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Cards Against Humanity Science Expansion Pack to Provide Women With STEM Scholarship

Photo via Cards Against Humanity

Cards Against Humanity—the politically incorrect, fill-in-the-blanks comedy card game—is using its new science-themed expansion pack to fund a scholarship for women looking to enter STEM fields.


“Women are underrepresented in science, tech, engineering, and math, and we felt like the funding from this pack could have the greatest impact by making it possible for more women to get an education in those fields, and by giving them a platform to share their work and their passion for science,” said Cards Against Humanity co-creator Josh Dillon in a press release.

Although women make up 47 percent of the U.S. workforce, they constitute only 27 percent of science and engineering occupations. Female scientists and engineers also tend to concentrate in different fields than men do. While women earn over half of the bachelor’s degrees awarded in the biological sciences, they receive 18.2 percent of degrees in computer sciences and 19 percent in engineering, according to statistics published by the National Girls Collaborative Project. Furthermore, minority women are represented by fewer than 1 in 10 employed scientists and engineers.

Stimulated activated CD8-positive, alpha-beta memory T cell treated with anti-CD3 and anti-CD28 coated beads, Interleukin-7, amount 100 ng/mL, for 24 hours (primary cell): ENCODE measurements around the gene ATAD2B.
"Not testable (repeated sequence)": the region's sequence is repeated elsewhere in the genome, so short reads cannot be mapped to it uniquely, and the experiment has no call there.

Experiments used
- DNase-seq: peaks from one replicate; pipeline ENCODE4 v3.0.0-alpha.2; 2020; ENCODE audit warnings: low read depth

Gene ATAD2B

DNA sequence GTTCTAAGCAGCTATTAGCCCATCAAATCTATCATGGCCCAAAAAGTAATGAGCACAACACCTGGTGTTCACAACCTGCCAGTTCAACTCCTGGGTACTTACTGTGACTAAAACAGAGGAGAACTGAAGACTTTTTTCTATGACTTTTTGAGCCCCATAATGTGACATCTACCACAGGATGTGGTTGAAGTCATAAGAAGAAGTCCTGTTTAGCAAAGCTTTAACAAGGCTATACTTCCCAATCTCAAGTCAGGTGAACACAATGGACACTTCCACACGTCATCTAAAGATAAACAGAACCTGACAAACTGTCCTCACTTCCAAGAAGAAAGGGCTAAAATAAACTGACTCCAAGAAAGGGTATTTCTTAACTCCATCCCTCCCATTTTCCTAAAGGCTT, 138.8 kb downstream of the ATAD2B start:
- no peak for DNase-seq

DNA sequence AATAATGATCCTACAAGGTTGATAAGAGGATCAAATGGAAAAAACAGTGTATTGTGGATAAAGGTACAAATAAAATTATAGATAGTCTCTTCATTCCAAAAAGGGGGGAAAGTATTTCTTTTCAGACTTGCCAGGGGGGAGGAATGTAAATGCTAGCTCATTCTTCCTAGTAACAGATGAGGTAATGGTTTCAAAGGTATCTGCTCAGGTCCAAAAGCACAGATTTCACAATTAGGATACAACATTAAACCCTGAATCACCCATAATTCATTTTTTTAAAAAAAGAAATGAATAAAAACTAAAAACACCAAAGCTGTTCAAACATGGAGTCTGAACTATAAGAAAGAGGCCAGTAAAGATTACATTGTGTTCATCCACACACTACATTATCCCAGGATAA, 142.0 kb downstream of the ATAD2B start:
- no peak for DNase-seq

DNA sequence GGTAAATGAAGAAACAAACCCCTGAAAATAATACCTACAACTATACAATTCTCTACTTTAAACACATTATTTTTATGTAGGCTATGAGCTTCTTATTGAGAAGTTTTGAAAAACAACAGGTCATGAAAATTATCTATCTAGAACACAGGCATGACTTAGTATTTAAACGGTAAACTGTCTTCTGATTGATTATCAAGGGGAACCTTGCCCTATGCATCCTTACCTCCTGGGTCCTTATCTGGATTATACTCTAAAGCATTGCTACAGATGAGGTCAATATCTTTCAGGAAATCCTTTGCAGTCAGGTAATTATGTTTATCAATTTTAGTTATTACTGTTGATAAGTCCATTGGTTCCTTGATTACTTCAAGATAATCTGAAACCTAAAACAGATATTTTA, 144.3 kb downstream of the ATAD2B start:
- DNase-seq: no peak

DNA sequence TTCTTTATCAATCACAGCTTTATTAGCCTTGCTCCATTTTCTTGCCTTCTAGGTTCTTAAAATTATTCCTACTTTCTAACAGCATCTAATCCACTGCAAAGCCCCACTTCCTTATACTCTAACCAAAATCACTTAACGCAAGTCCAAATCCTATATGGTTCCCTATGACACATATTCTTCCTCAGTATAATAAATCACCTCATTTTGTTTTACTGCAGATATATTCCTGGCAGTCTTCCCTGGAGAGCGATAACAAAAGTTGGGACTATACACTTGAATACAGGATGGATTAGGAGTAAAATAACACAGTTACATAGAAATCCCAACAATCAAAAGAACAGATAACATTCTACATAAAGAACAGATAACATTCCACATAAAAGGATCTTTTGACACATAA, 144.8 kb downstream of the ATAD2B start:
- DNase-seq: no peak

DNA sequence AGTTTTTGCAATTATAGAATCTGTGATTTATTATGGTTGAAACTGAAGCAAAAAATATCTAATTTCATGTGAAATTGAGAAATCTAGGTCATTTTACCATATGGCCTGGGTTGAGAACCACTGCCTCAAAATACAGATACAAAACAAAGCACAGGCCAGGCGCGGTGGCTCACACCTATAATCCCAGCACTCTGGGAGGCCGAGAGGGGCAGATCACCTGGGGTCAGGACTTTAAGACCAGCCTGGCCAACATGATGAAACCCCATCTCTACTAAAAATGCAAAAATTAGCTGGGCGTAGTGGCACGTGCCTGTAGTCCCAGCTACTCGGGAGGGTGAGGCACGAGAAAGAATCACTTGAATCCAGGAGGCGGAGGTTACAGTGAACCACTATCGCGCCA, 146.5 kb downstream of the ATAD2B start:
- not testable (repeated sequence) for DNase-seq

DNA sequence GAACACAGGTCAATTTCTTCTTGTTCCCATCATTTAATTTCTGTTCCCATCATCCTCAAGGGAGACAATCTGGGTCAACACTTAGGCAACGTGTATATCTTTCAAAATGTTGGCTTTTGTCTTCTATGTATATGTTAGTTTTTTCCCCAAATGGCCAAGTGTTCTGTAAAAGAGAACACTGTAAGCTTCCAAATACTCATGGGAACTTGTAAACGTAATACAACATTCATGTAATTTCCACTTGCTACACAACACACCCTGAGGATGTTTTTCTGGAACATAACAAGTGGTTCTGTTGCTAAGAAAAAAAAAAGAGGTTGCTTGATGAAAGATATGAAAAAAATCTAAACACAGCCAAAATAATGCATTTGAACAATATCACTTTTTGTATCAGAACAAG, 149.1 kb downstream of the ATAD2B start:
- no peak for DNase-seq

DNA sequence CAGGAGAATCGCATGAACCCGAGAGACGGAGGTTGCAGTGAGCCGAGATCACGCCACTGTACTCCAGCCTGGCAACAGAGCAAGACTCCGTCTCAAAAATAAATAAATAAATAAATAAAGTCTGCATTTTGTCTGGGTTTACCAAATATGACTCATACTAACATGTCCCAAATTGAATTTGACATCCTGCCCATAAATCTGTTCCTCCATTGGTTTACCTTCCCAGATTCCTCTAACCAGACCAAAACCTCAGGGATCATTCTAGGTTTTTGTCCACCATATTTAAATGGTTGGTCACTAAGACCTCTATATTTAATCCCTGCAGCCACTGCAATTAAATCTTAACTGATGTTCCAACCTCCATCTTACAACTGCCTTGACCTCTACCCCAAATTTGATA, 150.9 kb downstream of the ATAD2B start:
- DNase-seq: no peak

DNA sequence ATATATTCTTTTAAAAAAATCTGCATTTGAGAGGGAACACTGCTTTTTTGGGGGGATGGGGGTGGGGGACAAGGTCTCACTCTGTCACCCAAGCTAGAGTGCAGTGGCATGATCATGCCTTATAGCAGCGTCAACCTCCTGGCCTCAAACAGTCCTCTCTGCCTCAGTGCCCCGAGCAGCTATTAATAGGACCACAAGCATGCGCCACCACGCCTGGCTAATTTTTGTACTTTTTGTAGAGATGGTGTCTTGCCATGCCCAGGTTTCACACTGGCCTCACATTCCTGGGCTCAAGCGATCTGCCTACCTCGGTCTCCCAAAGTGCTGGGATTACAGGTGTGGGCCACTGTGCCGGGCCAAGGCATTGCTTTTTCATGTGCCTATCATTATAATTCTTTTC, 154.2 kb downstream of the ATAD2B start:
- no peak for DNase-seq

The Cards Against Humanity Science Ambassador Scholarship offers a full ride through four years of higher education in STEM fields. Similar charity packs released by the company have successfully raised nearly $2 million for nonprofits such as the Sunlight Foundation and DonorsChoose.org.

Applications will be open to the public for the fall 2016 school year. Students can sign up here (http://scienceambassadorscholarship.org/) to be notified as soon as it becomes available. Applicants must be in high school or college, and must identify as women in a way that’s significant to them, according to the press release.

The applications will be reviewed by a board of more than 40 female STEM professionals from institutions such as NASA, Harvard Medical School, and the Smithsonian Institute.

“So often girls are told in both overt and subtle ways that they aren't able to be good at math and science,” said Science Ambassador Scholarship board member Veronica Berns, PhD. “With this scholarship, I'm excited to get to tell a passionate girl out there, ‘Yes! What you are doing and dreaming is really great, and here's some help to get you where you want to go.’”

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